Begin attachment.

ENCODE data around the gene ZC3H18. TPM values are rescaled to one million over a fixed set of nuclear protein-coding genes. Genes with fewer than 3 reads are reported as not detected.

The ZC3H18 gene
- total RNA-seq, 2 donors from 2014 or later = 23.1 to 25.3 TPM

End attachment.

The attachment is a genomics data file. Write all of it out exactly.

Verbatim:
ENCODE data around the gene ZC3H18. TPM values are rescaled to one million over a fixed set of nuclear protein-coding genes. Genes with fewer than 3 reads are reported as not detected.

The ZC3H18 gene
- total RNA-seq, 2 donors from 2014 or later = 23.1 to 25.3 TPM